Monday, October 23, 2017. Red Beans & Catfish. “If I Loved You.” I didn’t mean to do so, but lunch was really two lunches. If you get red beans and rice on Monday at New Orleans Food & Spirits, they vouchsafe you the possibility of blackened catfish meuniere on the side. A variation on the idea brings basic fried catfish instead. I held back on that too, because the fish involved was a large fillet.
“But you could also get the catfish strips,” offered the waitress.
Yes! That did sound a little less an overeating. But after all the times I’ve come here lately, how is that I didn’t know that the catfish add-on, was a major serving of fried catfish The price at which this was sold gave no clue that such a pile would be coming. And let’s not forget the swimming-pool portion of red beans that followed. Nor can I ignore the general goodness of all of this. NOF&S continues to be phenomenal throughout its menu. If only I could talk them into hot sausage. . .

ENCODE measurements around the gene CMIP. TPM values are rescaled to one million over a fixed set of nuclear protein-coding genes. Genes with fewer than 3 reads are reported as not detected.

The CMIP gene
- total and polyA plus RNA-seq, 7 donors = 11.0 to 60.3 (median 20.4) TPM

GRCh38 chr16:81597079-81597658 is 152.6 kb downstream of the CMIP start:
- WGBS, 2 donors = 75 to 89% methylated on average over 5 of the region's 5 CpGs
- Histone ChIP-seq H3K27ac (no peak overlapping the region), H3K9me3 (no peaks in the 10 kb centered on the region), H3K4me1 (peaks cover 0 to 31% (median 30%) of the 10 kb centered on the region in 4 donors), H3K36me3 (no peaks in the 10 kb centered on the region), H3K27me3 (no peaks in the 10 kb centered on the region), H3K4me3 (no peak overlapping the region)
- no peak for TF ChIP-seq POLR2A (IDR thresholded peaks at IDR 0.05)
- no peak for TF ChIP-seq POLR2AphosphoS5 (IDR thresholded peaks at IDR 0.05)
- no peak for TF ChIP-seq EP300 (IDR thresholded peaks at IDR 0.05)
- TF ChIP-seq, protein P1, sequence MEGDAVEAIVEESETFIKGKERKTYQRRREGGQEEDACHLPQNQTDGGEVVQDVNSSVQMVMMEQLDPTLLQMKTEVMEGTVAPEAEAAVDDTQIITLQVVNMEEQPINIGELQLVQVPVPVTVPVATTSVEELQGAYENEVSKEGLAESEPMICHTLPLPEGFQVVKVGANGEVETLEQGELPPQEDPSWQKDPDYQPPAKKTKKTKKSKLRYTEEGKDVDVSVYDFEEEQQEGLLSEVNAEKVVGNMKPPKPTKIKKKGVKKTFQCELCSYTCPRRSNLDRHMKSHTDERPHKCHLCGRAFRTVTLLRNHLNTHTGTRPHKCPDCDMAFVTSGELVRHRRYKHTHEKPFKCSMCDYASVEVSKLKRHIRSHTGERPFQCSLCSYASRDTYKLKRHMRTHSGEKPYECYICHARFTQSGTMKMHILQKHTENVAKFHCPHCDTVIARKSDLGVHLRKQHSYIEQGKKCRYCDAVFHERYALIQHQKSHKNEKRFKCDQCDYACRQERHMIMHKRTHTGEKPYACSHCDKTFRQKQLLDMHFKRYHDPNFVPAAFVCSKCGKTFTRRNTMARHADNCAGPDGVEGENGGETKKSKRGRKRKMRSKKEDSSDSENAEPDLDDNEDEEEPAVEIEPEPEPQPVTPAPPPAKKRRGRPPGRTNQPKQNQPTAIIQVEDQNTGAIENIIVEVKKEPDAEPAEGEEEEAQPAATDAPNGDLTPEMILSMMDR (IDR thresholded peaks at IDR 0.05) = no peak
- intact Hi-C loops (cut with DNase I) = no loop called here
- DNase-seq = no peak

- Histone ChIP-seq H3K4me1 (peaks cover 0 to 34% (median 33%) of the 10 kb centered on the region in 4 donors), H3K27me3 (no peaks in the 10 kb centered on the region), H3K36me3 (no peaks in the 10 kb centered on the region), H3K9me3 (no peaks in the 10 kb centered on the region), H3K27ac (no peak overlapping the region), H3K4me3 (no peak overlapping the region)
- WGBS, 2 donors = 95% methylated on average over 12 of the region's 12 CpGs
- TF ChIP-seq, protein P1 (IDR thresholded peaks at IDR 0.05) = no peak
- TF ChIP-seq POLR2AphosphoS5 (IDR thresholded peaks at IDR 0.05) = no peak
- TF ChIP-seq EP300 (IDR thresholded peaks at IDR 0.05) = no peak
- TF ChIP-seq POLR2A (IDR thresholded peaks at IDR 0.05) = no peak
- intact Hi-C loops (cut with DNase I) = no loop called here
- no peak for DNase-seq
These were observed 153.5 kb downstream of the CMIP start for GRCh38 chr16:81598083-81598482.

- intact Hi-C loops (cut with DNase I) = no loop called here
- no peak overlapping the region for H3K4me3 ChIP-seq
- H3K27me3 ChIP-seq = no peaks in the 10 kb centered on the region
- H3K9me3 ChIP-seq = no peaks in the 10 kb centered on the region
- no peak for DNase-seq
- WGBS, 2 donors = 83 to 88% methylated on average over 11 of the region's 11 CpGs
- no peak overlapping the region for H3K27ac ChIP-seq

The radio show was unusually busy for a Monday. Mainly, we lamented the postponement of the Po-Boy Festival, which should have happened yesterday, but which was wiped out buy a stringent rainfall. What else is new?
I showed up extra early for chorus rehearsal. I do this mainly to get forgiveness for my not having performed for any of the three performances NPAS put on over the weekend. (I couldn’t get around the radio show.)
More important is that today we are auditioning for a unique show at the Quail Farm in February. The program is called “Date Night.” Although most of what NPAS does is choral, now and then the singers are allowed solos. I knew immediately what my number will be: “If I Loved You,” from “Carousel.” When a man sings this song–I think it’s more often sung by women–there’s a good bit of irony. We guys already know (because they have told us so) that women don’t find us fully satisfactory in our attentions to them. But for a man to sing the song, the sopranos have to give a little more than usual. Or am I nuts?
Well, I passed the audition, judged by our brilliant director, Alissa Rowe. Now all I have to do is get my defective memory cogent enough to remember the lyrics. (And the words, too.)